SHORA: There might be a threat, but this threat exists everywhere. The situation is that -- I read the report, and what they did was they looked at the situation in the U.K., France, Spain, Germany, even Turkey, I think. And then they tried to implement that model here.

And we know the numbers don't show that. We know the fact is that Muslim-Americans, Arab-Americans are extremely well integrated in society. In fact, we are a success story in this country. And it's a testament to the success of the American system.

CHETRY: Another one of the criticisms of this report, it seems, is that they listed these types of places and these types of people but then really were unable to say how you can identify a person who would possibly become a potential terrorist.

So is there a way to identify, not necessarily based on race or sex, but who could possibly become a potential terrorist?

SHORA: Absolutely. Again, the FBI and the Department of Homeland Security use behavior profiling, not necessarily racial or religions in nature. And that works.

And again, our system seems to have worked simply because social mobility is there, simply because society is able to accept diversity a lot more so than the United Kingdom or Spain or elsewhere. And again, we can't sit here in New York City or elsewhere and say we are the same as the United Kingdom. We're not.

We're Americans first. Our system works. And the report is simply false in its assertions that mosques or hookah bars or schools are hotbeds for extremism. That is not true in the United States.

CHETRY: Kareem Shora with the Arab-American Anti-Discrimination Committee.

Thanks for giving us your perspective on this today.

SHORA: It's a pleasure.

MARCIANO: The fight against a three-alarm fire tops our "Quick Hits" this morning.

It's going on in a Baltimore scrap yard. All the smoke has caused a half-mile stretch of I-895, well, to be closed. Firefighters are also worried about a tank holding more than 100,000 gallons of gasoline nearby.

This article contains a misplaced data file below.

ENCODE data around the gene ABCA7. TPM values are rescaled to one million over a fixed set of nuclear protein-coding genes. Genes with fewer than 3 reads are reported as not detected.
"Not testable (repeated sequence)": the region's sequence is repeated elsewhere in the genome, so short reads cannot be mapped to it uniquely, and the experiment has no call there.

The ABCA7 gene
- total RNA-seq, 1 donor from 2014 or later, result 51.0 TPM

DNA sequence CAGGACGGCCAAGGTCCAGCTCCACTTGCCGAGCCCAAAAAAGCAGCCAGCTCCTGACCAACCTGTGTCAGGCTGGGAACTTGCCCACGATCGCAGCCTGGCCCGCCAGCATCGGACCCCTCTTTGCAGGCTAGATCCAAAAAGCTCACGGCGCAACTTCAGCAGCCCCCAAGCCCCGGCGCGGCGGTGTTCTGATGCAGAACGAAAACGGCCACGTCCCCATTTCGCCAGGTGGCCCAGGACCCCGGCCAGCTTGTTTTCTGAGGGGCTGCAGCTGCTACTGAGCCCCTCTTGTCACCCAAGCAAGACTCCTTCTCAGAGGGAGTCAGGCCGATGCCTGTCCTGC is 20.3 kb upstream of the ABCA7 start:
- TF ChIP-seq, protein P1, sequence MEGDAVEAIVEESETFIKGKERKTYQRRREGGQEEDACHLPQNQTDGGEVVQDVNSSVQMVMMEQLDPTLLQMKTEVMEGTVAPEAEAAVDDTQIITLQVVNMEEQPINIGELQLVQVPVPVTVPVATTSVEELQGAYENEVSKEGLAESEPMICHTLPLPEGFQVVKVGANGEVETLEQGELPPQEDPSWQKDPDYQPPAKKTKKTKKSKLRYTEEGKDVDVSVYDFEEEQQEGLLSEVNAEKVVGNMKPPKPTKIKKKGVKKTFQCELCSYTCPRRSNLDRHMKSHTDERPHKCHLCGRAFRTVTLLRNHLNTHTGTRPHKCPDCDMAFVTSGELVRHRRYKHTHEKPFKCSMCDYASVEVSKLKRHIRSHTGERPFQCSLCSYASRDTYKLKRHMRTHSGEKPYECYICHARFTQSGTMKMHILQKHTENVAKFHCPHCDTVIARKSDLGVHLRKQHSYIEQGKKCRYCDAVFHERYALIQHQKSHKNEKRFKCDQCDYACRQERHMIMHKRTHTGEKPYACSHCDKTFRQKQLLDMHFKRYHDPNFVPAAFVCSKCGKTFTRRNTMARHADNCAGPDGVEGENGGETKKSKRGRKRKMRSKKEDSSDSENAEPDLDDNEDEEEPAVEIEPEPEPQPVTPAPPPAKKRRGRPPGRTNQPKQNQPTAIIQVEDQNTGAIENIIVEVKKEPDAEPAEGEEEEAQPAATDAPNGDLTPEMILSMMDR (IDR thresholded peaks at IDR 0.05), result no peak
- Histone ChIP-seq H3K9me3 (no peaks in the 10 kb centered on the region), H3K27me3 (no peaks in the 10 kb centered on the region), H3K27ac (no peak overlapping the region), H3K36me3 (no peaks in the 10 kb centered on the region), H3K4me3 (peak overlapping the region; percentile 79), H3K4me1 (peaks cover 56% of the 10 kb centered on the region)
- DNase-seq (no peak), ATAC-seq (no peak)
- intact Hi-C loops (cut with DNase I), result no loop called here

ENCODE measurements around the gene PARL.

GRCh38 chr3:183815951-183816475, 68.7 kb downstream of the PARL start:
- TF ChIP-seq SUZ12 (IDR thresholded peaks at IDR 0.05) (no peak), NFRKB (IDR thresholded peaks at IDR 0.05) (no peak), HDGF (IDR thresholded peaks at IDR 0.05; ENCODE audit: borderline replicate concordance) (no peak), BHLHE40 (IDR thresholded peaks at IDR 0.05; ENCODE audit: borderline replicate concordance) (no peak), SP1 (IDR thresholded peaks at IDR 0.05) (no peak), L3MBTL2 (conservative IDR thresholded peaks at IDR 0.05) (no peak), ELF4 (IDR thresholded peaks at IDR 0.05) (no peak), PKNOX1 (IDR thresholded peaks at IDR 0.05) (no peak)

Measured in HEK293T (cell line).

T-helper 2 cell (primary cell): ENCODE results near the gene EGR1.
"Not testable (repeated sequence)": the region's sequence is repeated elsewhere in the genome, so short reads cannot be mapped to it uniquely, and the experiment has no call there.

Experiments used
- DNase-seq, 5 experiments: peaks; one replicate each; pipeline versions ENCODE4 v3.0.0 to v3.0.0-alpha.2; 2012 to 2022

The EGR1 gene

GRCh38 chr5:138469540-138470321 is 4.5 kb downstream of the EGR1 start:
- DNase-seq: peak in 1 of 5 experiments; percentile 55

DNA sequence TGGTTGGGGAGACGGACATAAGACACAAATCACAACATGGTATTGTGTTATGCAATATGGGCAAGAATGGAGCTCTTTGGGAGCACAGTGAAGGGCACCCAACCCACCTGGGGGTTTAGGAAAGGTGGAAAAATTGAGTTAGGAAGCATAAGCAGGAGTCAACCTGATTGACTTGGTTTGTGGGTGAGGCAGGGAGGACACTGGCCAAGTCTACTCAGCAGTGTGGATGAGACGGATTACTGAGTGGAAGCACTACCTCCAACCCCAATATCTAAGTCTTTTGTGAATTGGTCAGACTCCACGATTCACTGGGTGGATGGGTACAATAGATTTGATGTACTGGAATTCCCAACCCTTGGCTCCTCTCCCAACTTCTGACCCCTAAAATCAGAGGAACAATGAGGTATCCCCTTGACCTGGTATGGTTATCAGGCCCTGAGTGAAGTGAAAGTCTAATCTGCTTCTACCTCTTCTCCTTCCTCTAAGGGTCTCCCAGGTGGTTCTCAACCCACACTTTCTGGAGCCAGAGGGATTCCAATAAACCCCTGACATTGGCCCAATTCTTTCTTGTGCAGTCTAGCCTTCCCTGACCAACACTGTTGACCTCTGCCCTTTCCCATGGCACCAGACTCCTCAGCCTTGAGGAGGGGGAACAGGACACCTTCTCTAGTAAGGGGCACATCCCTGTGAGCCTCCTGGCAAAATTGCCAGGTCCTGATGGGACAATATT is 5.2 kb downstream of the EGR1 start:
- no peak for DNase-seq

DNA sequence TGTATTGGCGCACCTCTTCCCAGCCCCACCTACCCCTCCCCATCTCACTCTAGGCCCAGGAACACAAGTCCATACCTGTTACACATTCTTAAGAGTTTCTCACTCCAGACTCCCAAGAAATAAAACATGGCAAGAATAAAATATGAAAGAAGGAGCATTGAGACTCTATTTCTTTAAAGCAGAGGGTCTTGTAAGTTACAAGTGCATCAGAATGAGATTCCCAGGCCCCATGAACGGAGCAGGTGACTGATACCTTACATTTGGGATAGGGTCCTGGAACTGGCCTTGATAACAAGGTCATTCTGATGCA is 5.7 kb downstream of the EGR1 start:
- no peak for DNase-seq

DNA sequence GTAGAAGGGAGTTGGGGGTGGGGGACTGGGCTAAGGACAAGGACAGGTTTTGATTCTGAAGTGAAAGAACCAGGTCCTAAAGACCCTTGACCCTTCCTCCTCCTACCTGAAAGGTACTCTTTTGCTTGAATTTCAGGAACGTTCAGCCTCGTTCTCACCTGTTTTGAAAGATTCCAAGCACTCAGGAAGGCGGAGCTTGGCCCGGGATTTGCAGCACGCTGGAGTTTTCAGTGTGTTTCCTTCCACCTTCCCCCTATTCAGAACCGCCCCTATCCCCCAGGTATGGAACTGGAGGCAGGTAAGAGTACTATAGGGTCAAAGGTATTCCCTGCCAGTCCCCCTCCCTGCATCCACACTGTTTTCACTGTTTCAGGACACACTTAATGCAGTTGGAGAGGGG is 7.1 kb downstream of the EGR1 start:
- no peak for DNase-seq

And $90 million of marijuana now being destroyed. Local and federal drug agents found it about 10 minutes outside Yosemite National Park in California. They also made an arrest. It's part of a week-long pot eradication mission.

And all eyes have been on David Beckham since he made his hyped debut with the L.A. Galaxy. The English superstar started his first game last night.

How did he do? We have got highlights. Who says CNN doesn't do sports?

AMERICAN MORNING will be right back.


MARCIANO: This is new video just in to CNN on our CNN International. Daylight pictures of the aftermath and damage from the 7.9 earthquake that hit Peru overnight last night.

Again, over 300 people have been killed with this and over 1,000 have been injured. More of these pictures to come and more updates on this situation throughout the morning, no doubt.

CHETRY: All right. So we'll continue to follow that.

Meantime, an American first for soccer star David Beckham. The $250 million man scored his first goal last night for his new team, the L.A. Galaxy.

MARCIANO: As they say, goal. They came against the -- he's happy. He should be.

They came against D.C. United and Beckham scored on a free kick in the game's 27th minute. He also set up for another goal and a 2-0 win.


Also some news -- he kind of won a popularity contest, didn't he?

CHETRY: Yes. Well, first of all, why didn't he take his shirt off? That's troublesome, ladies. MARCIANO: She's pouting.

It's not me. It's for my single friends. That's what's it's for.


CHETRY: Well, he became captain of his new team. Landon Donovan, the former captain, turned over the arm band to Beckham after they had a conversation earlier in the day. Donovan saying he felt it would give the team a lift, and Beckham saying, "I'm very honored."

So now he's the team captain as well.

MARCIANO: Well, I'm curious how the team feels about that. You know? It's one thing about the captain being a diplomat there and making a nice gesture...

CHETRY: Right.

MARCIANO: ... but he certainly helped the team out last night.